"The first and only documented case of chronic wasting disease in New Mexico was from a wild mule deer collected on March 28 from the White Sands Missile Range," Boren said. It was a discovery that has perplexed experts, who were stunned to find the disease hundreds of miles from infected populations and about 100 miles from the nearest captive herd.

The brain-destroying illness is caused by an abnormal protein, called a prion, that causes other normal proteins to fold abnormally in the brain. Prions are incredibly tough, since they can withstand high temperatures and survive in soil for years.

Chronic wasting disease is thought to be harbored in brain and spinal tissue of infected animals, which is why it is difficult to test live animals for the disease. Testing requires the brain stem to be sent to a lab where tissues can undergo immunohisto chemistry to detect chronic wasting disease prions.

"Brain samples must be taken within 48 hours of the animal's death in order to be tested," Boren said.

One concern among experts is that animals can be infected with chronic wasting disease for months or years before outward signs of infection are evident. It's one reason New Mexico officials have already moved to adopt new rules restricting importation of deer and elk from states where the disease is known to exist.

State wildlife officials have also been testing the brain stems of deer and elk for several hunting seasons to determine any presence of the disease. That sampling effort is now being greatly expanded across the state. Hunters can get their animals tested through the New Mexico Department of Game and Fish.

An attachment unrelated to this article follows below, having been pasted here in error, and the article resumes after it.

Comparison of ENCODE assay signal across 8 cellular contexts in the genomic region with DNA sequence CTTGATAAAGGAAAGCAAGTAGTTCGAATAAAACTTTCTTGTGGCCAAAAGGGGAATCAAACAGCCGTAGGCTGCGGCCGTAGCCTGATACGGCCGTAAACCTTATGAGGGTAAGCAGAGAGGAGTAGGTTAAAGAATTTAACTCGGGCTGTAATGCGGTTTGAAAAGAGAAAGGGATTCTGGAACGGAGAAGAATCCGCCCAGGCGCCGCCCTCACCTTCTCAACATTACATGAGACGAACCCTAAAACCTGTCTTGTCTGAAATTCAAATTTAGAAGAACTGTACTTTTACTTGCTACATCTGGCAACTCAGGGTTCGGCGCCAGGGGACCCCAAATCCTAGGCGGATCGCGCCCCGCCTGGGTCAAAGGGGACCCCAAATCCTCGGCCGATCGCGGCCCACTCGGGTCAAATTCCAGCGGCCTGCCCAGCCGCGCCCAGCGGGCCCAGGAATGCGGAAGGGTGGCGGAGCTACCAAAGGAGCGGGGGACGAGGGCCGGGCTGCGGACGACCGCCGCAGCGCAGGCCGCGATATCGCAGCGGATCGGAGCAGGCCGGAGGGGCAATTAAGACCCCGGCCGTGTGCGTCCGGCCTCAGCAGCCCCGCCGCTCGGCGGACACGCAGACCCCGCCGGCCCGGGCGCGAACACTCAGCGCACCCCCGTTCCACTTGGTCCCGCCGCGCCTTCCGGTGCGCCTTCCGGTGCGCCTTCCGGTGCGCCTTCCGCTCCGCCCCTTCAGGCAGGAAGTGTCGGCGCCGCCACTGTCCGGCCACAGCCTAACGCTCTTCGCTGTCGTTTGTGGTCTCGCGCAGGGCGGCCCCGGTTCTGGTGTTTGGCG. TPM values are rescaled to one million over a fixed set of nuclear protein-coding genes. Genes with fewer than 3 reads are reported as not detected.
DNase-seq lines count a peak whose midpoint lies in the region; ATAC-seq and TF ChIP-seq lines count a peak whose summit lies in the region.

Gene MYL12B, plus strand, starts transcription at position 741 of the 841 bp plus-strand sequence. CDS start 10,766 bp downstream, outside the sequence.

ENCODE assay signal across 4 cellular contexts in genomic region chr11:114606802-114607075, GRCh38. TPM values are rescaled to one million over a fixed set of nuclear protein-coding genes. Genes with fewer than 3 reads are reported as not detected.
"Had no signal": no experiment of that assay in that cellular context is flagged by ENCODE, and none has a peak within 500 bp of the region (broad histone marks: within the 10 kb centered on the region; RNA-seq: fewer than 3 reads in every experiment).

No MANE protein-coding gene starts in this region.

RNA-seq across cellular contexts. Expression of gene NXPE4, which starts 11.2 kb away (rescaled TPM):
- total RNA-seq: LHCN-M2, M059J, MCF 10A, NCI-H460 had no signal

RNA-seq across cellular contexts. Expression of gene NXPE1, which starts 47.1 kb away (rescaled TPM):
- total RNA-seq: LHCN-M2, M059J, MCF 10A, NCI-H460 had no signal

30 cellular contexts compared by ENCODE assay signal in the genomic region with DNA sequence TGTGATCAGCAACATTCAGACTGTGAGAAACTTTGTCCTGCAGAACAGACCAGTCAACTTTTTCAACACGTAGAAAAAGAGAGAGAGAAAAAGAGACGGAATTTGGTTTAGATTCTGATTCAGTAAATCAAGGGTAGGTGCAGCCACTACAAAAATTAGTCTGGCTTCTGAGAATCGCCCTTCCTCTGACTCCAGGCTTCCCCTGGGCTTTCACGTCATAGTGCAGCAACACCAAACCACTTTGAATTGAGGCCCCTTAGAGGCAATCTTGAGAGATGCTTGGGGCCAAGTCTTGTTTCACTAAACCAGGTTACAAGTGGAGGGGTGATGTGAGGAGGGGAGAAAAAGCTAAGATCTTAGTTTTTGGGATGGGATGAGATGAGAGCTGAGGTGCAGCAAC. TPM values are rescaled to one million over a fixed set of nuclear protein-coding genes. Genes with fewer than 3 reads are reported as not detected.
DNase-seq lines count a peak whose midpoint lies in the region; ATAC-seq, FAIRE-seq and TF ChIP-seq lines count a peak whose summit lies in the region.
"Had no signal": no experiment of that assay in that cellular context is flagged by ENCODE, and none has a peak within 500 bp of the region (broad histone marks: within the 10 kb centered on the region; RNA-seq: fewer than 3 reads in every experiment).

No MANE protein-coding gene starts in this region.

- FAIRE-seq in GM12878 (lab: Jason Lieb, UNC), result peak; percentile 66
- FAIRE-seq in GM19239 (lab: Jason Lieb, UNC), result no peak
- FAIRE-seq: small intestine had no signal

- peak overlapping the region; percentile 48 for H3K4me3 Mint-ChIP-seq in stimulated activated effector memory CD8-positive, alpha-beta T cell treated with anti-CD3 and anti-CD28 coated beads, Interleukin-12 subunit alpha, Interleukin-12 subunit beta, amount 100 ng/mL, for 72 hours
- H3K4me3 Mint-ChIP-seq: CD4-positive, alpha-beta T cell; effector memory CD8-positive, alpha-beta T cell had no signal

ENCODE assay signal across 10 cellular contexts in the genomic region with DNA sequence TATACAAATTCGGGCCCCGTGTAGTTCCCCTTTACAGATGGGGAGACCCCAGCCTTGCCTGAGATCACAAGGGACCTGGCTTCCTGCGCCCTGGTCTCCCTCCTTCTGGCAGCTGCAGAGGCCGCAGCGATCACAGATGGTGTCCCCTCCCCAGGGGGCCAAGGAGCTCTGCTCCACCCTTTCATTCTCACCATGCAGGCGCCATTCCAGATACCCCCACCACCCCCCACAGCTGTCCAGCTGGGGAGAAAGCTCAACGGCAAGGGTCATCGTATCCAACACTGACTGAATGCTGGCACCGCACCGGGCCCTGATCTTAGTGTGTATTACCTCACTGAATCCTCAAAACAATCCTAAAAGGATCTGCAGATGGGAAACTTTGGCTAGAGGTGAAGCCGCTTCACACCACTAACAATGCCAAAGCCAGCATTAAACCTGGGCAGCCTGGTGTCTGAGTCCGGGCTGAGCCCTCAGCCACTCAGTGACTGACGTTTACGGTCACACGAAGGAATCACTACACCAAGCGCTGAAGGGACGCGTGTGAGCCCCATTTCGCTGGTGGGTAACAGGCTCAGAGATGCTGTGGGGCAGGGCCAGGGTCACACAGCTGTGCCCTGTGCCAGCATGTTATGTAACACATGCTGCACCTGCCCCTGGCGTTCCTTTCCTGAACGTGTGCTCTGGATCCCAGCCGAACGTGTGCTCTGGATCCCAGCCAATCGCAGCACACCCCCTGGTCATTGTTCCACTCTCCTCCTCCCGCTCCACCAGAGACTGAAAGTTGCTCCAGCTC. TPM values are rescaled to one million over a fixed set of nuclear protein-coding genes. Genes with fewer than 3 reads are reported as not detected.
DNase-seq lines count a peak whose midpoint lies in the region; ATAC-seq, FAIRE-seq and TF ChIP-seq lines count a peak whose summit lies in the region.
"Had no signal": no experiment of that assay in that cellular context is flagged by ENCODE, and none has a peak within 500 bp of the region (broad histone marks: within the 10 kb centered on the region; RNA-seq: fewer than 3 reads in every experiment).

In addition, new research efforts are underway. Lou Bender, a research biologist with NMSU's Cooperative Fish and Wildlife Research Unit, has been appointed to a national team of specialists addressing chronic wasting disease issues in the Southwest.

Kerry Mower, a wildlife disease specialist with the New Mexico Department of Game and Fish, said New Mexico is home to about 80,000 deer and 70,000 to 90,000 elk. The department annually licenses about 65,000 deer hunters who harvest 16,000 deer, he said. About 35,000 elk hunters receive licenses and harvest some 10,000 elk.

Boren emphasized that there is no scientific evidence the brain-wasting prion disease can spread to species other than deer or elk, but research in this area continues. Cattle living in pens near deer and elk infected with chronic wasting disease have shown no evidence of the disease after five years, said Elizabeth Williams, a professor of veterinary sciences at the University of Wyoming.

However, other researchers have found that under intensive laboratory conditions, chronic wasting disease was been transmitted to cattle by placing the disease protein directly into the cow's brain tissue.

Separately, some hunter- and tourism-dependent states are taking extremely aggressive steps to halt the spread of the disease. In Wisconsin, authorities have set out to kill 25,000 deer in a 360-square-mile area using teams of hired sharpshooters, after identifying just 24 deer with the disease.